Miles To Go | Volume 1 | Issue 2 | Summer 2014
For many leaders, the discomfort felt in receiving feedback about their performance is surpassed only by the discomfort in giving feedback.
This comes through loud and clear when you look at how well CEOs are mentoring their management team – a process that demands good feedback. Our survey with Stanford last year found that boards believe mentoring skills to be one of the top weaknesses in their CEOs, a rather troubling fact when you consider how important mentorship is to building an effective succession process. (But boards were hardly perfect in their own feedback duties –10% of companies polled had never evaluated their CEO!)
When it comes time to deliver constructive feedback to their reports, many executives struggle. They tend to approach the task in one of two ways: fight or flight. In the former case, the leader (usually a hard-charging high performer) comes into the situation braced to criticize, offering up a laundry list of things the executive is doing wrong. In the latter instance, especially when dealing with an underperforming employee, the leader “heads to the stadium seats” – avoiding conflict and hoping against hope that the situation will just work itself out. But some managers avoid candid conversations with even their top performers, despite the fact that most high-potential executives crave this honest feedback.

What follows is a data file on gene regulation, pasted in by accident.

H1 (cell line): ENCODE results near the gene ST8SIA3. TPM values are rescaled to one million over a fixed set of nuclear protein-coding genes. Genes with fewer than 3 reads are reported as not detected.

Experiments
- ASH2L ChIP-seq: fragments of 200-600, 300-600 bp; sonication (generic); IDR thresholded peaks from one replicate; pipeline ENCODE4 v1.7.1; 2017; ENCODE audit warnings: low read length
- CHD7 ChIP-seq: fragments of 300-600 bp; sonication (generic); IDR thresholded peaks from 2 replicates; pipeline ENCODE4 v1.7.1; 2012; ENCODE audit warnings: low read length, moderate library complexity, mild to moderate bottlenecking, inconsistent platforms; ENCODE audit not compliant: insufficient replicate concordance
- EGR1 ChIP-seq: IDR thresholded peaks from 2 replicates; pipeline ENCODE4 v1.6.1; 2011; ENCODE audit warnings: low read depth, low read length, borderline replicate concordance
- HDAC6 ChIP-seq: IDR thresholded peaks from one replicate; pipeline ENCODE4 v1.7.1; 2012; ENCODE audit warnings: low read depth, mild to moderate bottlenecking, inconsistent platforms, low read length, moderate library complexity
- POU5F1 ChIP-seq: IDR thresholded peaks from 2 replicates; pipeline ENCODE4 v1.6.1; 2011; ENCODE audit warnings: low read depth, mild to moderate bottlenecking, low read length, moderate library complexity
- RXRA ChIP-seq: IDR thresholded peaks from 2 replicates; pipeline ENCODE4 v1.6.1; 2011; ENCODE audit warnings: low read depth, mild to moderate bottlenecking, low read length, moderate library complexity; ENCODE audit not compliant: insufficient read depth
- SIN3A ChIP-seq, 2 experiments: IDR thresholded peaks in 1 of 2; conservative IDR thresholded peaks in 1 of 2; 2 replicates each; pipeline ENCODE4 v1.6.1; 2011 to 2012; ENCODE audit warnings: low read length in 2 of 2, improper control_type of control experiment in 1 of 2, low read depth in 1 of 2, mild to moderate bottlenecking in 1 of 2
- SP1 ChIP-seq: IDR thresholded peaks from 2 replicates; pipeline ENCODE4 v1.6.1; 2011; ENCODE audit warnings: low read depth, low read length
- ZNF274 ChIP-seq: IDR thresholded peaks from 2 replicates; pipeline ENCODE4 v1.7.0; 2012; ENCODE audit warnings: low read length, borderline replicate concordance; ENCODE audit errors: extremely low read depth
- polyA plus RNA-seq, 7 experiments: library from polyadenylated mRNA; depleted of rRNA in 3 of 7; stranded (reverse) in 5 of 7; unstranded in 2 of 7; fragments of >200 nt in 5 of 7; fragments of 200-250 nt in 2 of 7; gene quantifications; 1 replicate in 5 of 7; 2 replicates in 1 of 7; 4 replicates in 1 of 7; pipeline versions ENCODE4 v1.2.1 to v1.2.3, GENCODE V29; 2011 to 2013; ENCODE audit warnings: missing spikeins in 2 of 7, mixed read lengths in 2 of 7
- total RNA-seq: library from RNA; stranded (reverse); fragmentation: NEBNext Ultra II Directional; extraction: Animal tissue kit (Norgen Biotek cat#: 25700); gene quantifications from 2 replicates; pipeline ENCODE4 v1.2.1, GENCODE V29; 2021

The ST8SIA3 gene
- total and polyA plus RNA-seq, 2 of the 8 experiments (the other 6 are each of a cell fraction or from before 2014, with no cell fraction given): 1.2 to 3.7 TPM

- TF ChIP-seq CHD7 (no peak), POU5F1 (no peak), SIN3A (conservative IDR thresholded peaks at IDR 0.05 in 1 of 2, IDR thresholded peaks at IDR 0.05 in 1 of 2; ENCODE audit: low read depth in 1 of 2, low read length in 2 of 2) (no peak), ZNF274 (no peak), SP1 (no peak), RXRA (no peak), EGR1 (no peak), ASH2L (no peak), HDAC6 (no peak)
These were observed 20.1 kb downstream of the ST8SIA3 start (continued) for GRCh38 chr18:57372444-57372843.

Both of these approaches are doomed to fail. When employees are just presented with a list of their weaknesses – without either a constructive conversation about how to improve or a balanced approach that also recognizes their strengths – they often freeze up, both in the moment and in the months that follow. Demoralization has a direct and measurable impact on performance, cascading deeper and wider into the organization. And avoidance (or conducting only perfunctory, check-the-box employee reviews) is just leaving money on the table: you are underleveraging the talent resources you have and are keeping your team from optimizing their results.
The key to giving better feedback – and giving feedback better – is to remember that the point of the exercise is to influence behavior. This is critical in formal performance evaluations but is just as true in the ongoing process of managing that we do every day. Instead of ticking off a list of complaints, or just giving passive commentary on “good” performance (rather than using it as an opportunity to take the employee to the next level), think about what it will take to really move the needle performance-wise.
To get the most ROI out of the feedback you give, use these do’s and don’ts as a guide: